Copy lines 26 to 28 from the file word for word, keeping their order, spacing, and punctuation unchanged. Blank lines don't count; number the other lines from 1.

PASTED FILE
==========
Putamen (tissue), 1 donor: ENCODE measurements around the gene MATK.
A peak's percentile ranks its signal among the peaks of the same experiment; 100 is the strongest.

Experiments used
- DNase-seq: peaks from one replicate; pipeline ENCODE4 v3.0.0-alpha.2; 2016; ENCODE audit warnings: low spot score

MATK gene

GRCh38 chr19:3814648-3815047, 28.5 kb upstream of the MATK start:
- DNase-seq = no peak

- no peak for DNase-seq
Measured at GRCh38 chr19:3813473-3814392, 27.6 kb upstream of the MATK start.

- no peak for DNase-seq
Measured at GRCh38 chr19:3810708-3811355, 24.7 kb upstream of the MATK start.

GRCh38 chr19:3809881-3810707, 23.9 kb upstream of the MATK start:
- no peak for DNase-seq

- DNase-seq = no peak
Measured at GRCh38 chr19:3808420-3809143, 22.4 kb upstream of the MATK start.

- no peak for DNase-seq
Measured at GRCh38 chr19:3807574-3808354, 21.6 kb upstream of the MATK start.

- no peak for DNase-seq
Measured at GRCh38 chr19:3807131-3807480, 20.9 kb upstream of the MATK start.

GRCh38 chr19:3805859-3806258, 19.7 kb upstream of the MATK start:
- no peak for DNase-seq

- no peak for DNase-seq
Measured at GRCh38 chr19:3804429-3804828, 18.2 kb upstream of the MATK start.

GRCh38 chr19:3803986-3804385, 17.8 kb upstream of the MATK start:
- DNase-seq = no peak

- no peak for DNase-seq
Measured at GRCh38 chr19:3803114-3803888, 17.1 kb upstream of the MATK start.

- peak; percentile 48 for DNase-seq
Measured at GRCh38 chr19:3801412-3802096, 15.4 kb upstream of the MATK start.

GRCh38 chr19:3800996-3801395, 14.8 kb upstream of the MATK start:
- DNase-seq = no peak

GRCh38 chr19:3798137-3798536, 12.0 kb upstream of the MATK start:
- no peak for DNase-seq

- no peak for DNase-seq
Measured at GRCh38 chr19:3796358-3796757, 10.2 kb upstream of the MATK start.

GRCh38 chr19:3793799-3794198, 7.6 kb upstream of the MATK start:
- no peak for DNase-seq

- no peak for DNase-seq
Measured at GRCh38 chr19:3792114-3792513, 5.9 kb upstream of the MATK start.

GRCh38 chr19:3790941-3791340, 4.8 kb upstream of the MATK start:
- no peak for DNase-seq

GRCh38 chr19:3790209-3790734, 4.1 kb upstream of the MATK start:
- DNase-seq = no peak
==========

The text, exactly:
- no peak for DNase-seq
Measured at GRCh38 chr19:3803114-3803888, 17.1 kb upstream of the MATK start.

- peak; percentile 48 for DNase-seq